Laker magazine cover story: Alumni who lead in human services

Man in hard hat at indoor worksite
Nash Bock ’06, ’14 is the chief business and innovation officer for Greater Rochester Habitat for Humanity.

Nash Bock’s passion at FLCC was music, and he thought he would make a career of it. But his early college experience was also about community, and that struck a note when he had an opportunity to take a leadership role at Habitat for Humanity.

“I fell in love with the mission of the organization, was inspired by the people involved in the work, and opportunities presented themselves,” says Nash, now the chief business and innovation officer for Greater Rochester Habitat for Humanity. 

The organization is a recent merger of the Flower City (Monroe), Ontario and Wayne county Habitat chapters and reflects a trend in human service organizations seeking creative ways to pool resources and generate new revenue.

Michelle Jungerman ’99 has spent her entire career at another well-known social service agency, The Arc Ontario, formerly Ontario ARC. She has witnessed a transformation in the agency’s approach to helping those with intellectual and developmental disabilities build work and life skills.

What’s more, her current role as chief operating officer of the agency’s business enterprises requires her to be as much a serial entrepreneur as a social worker. Continue reading “Laker magazine cover story: Alumni who lead in human services”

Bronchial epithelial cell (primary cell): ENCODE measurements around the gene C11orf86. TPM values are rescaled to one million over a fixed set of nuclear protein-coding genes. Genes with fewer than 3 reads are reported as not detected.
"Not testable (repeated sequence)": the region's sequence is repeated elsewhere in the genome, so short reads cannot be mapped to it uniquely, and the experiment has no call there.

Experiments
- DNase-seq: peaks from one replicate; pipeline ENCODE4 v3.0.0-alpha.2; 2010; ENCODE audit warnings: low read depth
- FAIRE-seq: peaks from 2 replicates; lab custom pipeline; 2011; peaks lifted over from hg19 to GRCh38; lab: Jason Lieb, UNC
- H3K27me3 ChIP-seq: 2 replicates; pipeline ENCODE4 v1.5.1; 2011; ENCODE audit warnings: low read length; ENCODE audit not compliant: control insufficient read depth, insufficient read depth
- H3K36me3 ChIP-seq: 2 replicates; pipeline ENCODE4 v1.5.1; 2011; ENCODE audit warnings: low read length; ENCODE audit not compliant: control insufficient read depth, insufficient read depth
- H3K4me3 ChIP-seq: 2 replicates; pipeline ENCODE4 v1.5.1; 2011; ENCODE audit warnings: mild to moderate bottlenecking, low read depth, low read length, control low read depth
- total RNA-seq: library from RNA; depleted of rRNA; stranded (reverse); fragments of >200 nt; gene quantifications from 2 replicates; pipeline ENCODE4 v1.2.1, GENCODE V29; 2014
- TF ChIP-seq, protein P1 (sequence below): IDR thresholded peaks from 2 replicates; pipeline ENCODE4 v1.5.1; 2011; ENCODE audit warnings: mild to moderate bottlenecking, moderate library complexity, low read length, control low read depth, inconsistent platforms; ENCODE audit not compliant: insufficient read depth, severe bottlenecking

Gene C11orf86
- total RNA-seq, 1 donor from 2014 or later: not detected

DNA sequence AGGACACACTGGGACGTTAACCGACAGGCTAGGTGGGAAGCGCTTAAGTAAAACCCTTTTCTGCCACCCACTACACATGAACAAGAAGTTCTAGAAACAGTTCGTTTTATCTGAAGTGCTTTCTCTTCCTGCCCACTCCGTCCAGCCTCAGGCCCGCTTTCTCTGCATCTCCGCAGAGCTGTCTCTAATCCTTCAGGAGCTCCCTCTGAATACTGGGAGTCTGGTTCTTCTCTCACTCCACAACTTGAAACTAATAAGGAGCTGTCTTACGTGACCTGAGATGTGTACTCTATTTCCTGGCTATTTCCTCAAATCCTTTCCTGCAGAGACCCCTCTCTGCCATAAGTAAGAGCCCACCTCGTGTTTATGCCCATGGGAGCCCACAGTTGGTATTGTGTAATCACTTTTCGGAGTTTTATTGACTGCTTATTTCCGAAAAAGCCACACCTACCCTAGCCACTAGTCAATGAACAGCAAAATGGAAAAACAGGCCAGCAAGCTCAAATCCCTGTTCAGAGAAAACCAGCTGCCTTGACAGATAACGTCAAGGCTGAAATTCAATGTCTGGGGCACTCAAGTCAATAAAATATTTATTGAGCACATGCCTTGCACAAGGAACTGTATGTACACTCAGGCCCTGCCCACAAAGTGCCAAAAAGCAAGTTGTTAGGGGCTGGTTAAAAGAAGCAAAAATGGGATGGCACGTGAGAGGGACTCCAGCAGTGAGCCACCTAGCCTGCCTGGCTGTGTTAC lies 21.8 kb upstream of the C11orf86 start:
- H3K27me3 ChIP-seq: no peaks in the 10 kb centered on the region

Finger Lakes Law Enforcement Academy holds 2023 session at FLCC

Instructor standing in front of lecture hall
Yates County Sheriff’s Lt. Ed Nemitz leads a class at the Finger Lakes Law Enforcement Academy at the Finger Lakes Community College main campus on March 21.

The Finger Lakes Law Enforcement Academy (FLLEA) began its 2023 training session at the Finger Lakes Community College main campus on Monday, March 20.

FLLEA has provided training for police and peace officers for agencies in six counties over the last 35 years. It moved to the FLCC main campus for this year to accommodate a larger class and build closer ties with the college’s criminal justice degree program.

“This partnership is a natural extension of the collaboration between FLCC’s academic program and the law enforcement community, and it opens doors to students of both programs,” said college President Robert Nye.

Regional police agencies, including the FLCC Campus Police, have enrolled a total of 35 new hires in the program. Instructors are current and retired law enforcement officers from FLLEA’s member agencies, including FLCC Police Officer Brandon Lawson.

The Academy students will use an FLCC lecture hall and athletic facilities through the summer before completing their final six weeks in field training with their respective agencies. Graduation will be held in October. Firearms training will be held at the Wayne County Sheriff’s Office range, not the FLCC campus.

The Academy previously used multiple locations with more limited capacity to complete all classroom and training exercises. This is the largest ever class due to the high demand for police officers and sheriff’s deputies, according to John Falbo, chief deputy for the Ontario County Sheriff’s Office and chair of the Academy.